HE WENT THAT WAY Review: Charmingly Weird

Jacob Elordi, Zachary Quinto, and Patrick J. Adams star in director Jeff Darling's thriller.

Contributing Writer
HE WENT THAT WAY Review: Charmingly Weird

Jim makes his way through the badlands along Route 66. He is the handler of celebrity chimpanzee Spanky. whose stardom has been gradually receding recently.

Jim (Zachary Quinto) is also in the blues of sorts, as he melancholically endures his wife’s shrewd lectures during their phone calls, and lives on hope that his and Spanky’s luck might still change,  even though he currently doesn’t even have enough money to fix his car.

He’s wrong about pretty much everything but one thing – there are indeed some surprises in store for him and Spanky on that road. At the same time, Bobby (Jacob Elordi) is psychopathically killing his way through the road until Jim buys his sob story about an estranged girlfriend in Chicago and agrees to give him a ride, with consequences that take them both aback. 

He Went That Way, for all the chimps, murders and its bleak sense of humor, is an inherently bittersweet film. Part of it comes from real-life circumstances: director Jeffrey Darling, for whom it became his feature debut, tragically died before being able to work on the postproduction.

The film itself, loosely based on an actual story that happened in the 60s and the true-crime book Luke Karamazov by Conrad Hilberry, emanates a sort of a melancholic feel. The world depicted here is beautifully shot (Darling himself used to be a cinematographer among other things) but is depicted as a sad and hostile place that generally lacks any kind of human warmth or tenderness. It is also full of delightfully bizarre moments, like a wonderful scene where a man takes one look at Zachary Quinto and immediately insists he needs to buy some knives. 

Jacob Elordi, who is currently having a pretty solid season, obviously has a meatier role here. His weakest moments as Bobby come in brief flashbacks where he's busy talking to dead bodies and doing random psychopathic things, since those moments lack any motivation or grounding.

Where Elordi excels is at showing Bobby as a not-at-all romantized figure; one moment, he poses on the roof of a van like Martin Sheen’s Kit Carruthers, the next, he is throwing a fit like a petulant child upon failing to light a smoke. Then, there’s the great Zachary Quinto, who really is the highlight of the film.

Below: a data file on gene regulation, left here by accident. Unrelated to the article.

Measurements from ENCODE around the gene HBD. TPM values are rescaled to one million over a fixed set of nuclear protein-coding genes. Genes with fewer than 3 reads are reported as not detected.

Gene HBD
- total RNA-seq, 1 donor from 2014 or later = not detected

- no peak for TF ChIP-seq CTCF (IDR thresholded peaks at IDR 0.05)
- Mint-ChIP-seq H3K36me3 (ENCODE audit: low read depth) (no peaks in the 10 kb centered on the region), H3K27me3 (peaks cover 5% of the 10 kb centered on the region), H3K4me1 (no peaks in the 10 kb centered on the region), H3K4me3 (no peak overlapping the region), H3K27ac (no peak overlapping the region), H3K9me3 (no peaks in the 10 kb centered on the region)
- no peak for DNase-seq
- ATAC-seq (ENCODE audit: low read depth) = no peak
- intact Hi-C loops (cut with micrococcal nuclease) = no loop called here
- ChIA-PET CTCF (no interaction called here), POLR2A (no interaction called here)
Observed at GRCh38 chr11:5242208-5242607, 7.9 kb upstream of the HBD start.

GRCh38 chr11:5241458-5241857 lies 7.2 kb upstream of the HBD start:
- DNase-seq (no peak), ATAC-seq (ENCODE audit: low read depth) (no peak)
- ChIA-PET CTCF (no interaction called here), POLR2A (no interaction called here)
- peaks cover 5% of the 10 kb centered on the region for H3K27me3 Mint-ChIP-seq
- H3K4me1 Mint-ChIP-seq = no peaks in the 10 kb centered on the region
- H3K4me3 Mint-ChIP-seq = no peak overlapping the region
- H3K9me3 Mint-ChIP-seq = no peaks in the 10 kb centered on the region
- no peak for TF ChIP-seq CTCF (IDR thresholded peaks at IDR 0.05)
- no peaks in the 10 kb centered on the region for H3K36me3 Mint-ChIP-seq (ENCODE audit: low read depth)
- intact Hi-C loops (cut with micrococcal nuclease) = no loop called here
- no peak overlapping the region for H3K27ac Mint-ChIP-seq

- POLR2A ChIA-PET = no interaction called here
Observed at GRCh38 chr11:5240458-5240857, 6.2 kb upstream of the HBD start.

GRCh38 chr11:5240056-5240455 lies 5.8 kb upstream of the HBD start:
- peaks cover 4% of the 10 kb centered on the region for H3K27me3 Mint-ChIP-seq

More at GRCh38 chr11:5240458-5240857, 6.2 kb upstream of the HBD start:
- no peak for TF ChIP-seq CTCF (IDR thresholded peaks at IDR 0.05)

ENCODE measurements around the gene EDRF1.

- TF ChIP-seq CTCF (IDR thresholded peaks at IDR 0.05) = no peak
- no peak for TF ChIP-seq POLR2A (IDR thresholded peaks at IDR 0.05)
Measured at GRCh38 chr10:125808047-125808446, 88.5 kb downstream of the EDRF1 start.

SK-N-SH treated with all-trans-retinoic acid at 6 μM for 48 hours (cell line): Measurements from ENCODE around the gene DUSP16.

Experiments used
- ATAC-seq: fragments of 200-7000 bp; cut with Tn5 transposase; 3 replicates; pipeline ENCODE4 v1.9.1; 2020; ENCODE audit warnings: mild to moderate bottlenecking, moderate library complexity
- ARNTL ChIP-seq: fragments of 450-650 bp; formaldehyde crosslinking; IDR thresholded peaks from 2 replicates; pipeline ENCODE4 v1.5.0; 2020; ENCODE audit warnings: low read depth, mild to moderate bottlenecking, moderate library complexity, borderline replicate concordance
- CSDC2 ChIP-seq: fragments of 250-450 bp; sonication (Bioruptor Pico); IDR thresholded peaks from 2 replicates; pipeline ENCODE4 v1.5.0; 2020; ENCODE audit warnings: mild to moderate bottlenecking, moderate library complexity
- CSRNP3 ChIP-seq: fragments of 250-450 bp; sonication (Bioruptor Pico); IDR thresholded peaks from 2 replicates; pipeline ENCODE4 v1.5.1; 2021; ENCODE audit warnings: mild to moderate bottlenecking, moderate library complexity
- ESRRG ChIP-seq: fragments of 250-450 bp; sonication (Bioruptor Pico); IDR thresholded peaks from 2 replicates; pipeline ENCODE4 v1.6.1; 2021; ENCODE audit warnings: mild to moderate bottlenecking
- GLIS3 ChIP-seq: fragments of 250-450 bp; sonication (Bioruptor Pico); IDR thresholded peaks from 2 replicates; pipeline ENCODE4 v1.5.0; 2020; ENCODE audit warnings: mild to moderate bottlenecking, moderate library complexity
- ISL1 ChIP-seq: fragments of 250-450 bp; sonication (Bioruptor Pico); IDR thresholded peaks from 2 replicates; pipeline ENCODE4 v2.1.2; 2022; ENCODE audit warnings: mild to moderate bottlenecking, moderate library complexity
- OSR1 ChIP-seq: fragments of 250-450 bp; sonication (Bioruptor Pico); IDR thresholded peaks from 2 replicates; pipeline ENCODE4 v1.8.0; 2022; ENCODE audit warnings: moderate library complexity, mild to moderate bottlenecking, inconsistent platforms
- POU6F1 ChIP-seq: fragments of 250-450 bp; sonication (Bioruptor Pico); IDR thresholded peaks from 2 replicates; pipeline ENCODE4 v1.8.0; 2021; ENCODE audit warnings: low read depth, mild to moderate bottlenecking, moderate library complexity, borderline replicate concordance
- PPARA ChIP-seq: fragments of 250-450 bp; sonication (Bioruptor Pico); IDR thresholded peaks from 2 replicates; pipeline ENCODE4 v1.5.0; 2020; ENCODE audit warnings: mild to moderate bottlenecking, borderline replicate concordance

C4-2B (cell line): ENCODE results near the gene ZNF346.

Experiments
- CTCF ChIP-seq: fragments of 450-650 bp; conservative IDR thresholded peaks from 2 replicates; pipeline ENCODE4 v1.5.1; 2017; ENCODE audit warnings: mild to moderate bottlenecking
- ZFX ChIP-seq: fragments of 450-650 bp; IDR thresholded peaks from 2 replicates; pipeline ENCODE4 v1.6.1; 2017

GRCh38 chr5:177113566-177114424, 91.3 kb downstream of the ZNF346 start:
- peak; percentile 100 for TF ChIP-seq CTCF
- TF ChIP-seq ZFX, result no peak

His Jim is obviously more subdued, which makes Quinto's casting devilishly ironic, considering all the charismatic sociopaths he has played in he past. Really, it’s hard to suppress a knowing chuckle every time someone refers to him as weak or lacking in some way (which happens a lot), but Quinto manages to subvert any expectations one might have about his character.

Ironically, He Went That Way is a kind of movie critics always keep asking for (and then mostly hate upon receiving) as it operates almost entirely on subtext, and very little on actual text. The elephant in the room – or a chimpanzee if you please – is the undeniable attraction between Bobby and Jim, which remains a rhyme that’s strongly implied but never fully articulated.

It might come across as disappointing, but it’s definitely a choice. It is true that He Went That Way is a hard film to honestly fall in love with, as it is too weird for some tastes and not weird enough for others.

Is there a potential for a great film in there somewhere? There definitely is. Could it have been different if the director was able to finilize the cut? We’ll never know. But as it is, the movie still does a good job of subverting all kinds of expectations, including ones about its genre: it’s not entirely a thriller, neither is it a straight-faced drama or a black comedy, and all the while it chooses to basically say: why not?

The film opens today (Friday, January 5) in select theaters and will be available January 12 On Demand. 

He Went That Way

  • Jeffrey Darling
  • Evan M. Wiener
  • Jacob Elordi
  • Patrick J. Adams
  • Zachary Quinto
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Jacob ElordiJeff DarlingPatrick J. AdamsZachary QuintoJeffrey DarlingEvan M. WienerCrimeDramaThriller

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